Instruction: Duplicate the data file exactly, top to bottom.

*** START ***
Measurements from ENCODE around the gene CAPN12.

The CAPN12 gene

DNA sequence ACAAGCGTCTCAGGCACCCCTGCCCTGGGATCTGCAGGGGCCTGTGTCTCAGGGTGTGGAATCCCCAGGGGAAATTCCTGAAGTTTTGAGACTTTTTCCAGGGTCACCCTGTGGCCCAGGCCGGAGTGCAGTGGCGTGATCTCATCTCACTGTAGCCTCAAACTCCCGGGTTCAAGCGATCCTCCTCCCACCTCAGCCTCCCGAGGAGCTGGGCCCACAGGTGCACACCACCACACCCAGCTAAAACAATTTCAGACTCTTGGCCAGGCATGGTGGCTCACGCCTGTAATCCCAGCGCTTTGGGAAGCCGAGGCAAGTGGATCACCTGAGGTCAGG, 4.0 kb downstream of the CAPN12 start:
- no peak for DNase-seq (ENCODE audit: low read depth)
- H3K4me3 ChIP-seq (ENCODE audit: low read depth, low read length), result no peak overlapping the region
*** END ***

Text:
Measurements from ENCODE around the gene CAPN12.

The CAPN12 gene

DNA sequence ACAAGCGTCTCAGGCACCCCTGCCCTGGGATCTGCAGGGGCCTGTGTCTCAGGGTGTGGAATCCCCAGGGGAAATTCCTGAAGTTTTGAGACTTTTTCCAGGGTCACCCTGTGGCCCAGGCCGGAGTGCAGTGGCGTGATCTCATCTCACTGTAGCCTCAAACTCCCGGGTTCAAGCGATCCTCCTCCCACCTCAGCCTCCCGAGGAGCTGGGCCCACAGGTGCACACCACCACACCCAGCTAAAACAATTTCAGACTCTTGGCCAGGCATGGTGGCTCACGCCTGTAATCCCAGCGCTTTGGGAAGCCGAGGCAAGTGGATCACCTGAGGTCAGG, 4.0 kb downstream of the CAPN12 start:
- no peak for DNase-seq (ENCODE audit: low read depth)
- H3K4me3 ChIP-seq (ENCODE audit: low read depth, low read length), result no peak overlapping the region